#137–Interp signs finally ready . . .

 

The new park in Old Town (aka the Siuslaw River Bridge Interpretive Center) opened last year on June 28, but it really wasn’t finished until a couple of weeks ago. The viewing deck, pathways, and planted areas as well as benches and tables were all in place, but the interpretive signs were missing. Well, I’m happy to report that the interpretive part of the interpretive center is finally in place.

New interp sign  at the park in Old Town with great views of my bridge.

New interp sign at the park in Old Town with great views of my bridge.

Now with the eight new interpretive signs, it’s easy to see how the park commemorates the bridge and its designer Conde B. McCullough, provides a little history of Old Town and the ferry service before the bridge, explains the importance of wetlands and estuaries, and more.

I stopped by to see the new signs and take a few photos this week. On one of the two signs under the bridge, I noticed a big splat from a gull right in the middle of it. I first thought, “Of all the nerve!” before whipping out a tissue from my purse. I dampened it with moisture from the previous night’s rain shower and  wiped the sign clean.

The one on the left had the bird splat. The rest of the signs are in the park on the other side of the bridge.

The one on the left has the bird splat.  The remainder of the signs are in the park on the other side of the bridge.

I heard folks approaching from behind and then a female voice saying, “What a nice lady.” She was part of a couple and commenting on my cleaning the sign.

She must have thought I was a finicky nutcase. I explained that these interp signs were newly installed,  that I’d written the words for both of them, and just didn’t like seeing them messed up so soon. And I went on to say that it was the first time for me to see them when it wasn’t raining, and I just wanted a decent photo. By now, I was sure she thought me a total nutcase, but she politely asked how I came to write the text. And that led to me telling about my bridge books.

After she and her husband had toured the whole park, they asked me where they could see my books. I pointed across the street at Books ‘N’ Bears. They headed in that direction and in a few minutes returned with a copy of The Crossings Guide. They wanted me to personalize it, which I did.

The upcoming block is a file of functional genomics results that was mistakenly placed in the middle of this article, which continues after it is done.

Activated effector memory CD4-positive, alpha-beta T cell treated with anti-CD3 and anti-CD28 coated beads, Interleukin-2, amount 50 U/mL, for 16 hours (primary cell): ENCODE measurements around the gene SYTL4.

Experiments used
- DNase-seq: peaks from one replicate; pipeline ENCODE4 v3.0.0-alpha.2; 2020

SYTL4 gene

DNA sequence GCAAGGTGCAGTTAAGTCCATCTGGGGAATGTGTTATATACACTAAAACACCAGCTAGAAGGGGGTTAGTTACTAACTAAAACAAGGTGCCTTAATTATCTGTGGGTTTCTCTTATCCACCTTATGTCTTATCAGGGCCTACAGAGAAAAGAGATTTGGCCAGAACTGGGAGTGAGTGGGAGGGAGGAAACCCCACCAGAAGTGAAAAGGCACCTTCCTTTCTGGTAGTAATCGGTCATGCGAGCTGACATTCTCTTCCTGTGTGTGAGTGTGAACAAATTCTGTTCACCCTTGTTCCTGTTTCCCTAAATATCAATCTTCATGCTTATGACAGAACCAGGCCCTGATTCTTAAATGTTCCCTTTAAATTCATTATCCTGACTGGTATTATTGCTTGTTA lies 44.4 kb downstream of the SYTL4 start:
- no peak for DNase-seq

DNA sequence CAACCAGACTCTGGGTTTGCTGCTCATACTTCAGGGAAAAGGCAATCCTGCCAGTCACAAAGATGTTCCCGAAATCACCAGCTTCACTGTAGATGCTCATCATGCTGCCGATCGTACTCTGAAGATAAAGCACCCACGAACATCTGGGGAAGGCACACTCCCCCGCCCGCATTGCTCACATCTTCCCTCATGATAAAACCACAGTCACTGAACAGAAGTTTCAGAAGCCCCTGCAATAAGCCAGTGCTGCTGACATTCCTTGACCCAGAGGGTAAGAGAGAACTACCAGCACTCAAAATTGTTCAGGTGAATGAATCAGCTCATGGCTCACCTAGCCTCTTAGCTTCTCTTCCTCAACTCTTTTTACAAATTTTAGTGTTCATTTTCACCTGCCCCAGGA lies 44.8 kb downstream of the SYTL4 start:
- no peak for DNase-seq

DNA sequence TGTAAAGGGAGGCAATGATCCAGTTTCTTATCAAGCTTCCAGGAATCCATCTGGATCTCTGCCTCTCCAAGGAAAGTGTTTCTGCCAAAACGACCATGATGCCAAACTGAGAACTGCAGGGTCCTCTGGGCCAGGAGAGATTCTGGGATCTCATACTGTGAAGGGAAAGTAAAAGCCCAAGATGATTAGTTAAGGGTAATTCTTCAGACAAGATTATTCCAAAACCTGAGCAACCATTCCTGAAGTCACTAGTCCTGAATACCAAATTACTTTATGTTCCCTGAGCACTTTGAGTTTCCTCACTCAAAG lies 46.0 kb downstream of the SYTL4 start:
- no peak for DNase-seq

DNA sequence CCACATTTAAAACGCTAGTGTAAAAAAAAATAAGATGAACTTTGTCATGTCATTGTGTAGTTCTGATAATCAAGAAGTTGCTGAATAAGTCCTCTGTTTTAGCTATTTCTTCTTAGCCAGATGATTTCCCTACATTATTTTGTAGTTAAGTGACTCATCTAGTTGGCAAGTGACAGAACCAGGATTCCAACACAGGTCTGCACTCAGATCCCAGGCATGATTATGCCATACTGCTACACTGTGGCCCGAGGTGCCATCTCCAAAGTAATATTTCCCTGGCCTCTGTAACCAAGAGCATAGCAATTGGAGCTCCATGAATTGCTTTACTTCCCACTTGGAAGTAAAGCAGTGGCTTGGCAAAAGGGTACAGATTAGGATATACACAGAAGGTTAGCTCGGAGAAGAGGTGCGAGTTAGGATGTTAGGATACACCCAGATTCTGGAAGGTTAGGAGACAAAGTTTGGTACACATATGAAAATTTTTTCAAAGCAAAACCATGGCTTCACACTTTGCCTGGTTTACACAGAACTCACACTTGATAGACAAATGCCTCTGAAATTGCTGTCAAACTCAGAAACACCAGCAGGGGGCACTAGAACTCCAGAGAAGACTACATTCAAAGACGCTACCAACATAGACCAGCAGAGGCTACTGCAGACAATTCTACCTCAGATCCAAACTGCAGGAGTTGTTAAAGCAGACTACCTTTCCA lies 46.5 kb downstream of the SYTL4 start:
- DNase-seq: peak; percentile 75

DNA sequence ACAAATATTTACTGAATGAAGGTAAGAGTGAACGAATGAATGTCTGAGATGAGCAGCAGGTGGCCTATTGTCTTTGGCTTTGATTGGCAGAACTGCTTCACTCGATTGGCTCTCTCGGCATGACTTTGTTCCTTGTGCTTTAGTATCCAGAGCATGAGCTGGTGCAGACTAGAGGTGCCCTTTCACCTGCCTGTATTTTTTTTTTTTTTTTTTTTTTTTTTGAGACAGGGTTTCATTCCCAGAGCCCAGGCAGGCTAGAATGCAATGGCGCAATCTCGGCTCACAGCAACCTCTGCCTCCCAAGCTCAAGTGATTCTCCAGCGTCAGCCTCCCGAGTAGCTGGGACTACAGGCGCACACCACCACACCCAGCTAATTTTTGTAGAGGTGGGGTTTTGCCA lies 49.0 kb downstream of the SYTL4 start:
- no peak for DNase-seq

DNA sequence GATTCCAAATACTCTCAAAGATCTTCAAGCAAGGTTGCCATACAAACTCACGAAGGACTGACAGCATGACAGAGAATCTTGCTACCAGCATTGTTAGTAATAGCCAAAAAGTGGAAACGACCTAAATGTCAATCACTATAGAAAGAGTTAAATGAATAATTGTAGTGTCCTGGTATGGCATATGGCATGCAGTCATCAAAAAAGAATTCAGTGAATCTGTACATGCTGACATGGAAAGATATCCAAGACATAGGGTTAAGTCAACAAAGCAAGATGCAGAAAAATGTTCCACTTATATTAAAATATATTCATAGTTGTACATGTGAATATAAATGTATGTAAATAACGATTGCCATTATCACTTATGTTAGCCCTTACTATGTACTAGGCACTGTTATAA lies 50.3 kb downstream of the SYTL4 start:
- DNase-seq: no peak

This is the first interp sign as you enter the park.

This is the first interp sign as you enter the park.

If I hadn’t been wiping off bird poop, there probably wouldn’t have been any conversation and no interest in my books. You just never know!

Also this week, I met with Karen Nichols regarding doing illustrations for my animals book. I gave her the manuscript with photocopies of all photos I plan to use and a few photocopies to specifically help with illustrations. There’s also a note in the text in each place I want an illustration and of what it is to be.

Here’s an example of what I want for one of the illustrations. Picture this. It is of Asa, my black Standard Poodle following a porcupine with the poodle’s nose absolutely glued to the prickly critter’s tail. As soon as I saw what was happening, I made it a parade of three by trying to get Asa’s attention without alarming the porcupine. On and on we went, and I became more alarmed by the moment. I just knew that porcupine would run out of patience and let that big black dog following so close have it in the face. As it turned out, I succeeded in getting Asa’s attention and got his leash on. And in a flash, we were out of range. I consider that porcupine one of the world’s most tolerant. Not many people can claim a benign encounter between a dog and porcupine.

Karen Nichols (left) and I  going over the illustrations that I want in Colorful Animals I Have Known.

Karen Nichols (left) and I going over the illustrations that I want in Colorful Animals I Have Known.

Karen will take the next few weeks to read the stories and go over everything to get a feel for the animals. After that, she’ll be able to make some decisions about the best way to portray each illustration. Then she’ll do a trial one before we meet again.

Working with someone on illustrations is new for me. I’m excited about it and so is Karen. She will have several months to work on them, because it will be about November at the earliest before this book will be ready to format.

My goal was to work really hard on Colorful Animals I Have Known between mid-January and mid-April to get my part completed, and I’ve done that. So far, so good! I’ll keep you posted.

Note: I’m heading to California for a few weeks to see family and friends. So for the next three weeks, I won’t add any posts. Expect the next one May 9 or 10. Meanwhile, enjoy spring!

 

 

 

 

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About crossingsauthor

Freelance writer/editor and author of Crossings: McCullough's Coastal Bridges, The Crossings Guide to Oregon's Coastal Spans, and Around Florence. Spent 22 years teaching 1st and 2nd grades and 21 years as editor/staff writer with Oregon Coast and Northwest Travel magazines.
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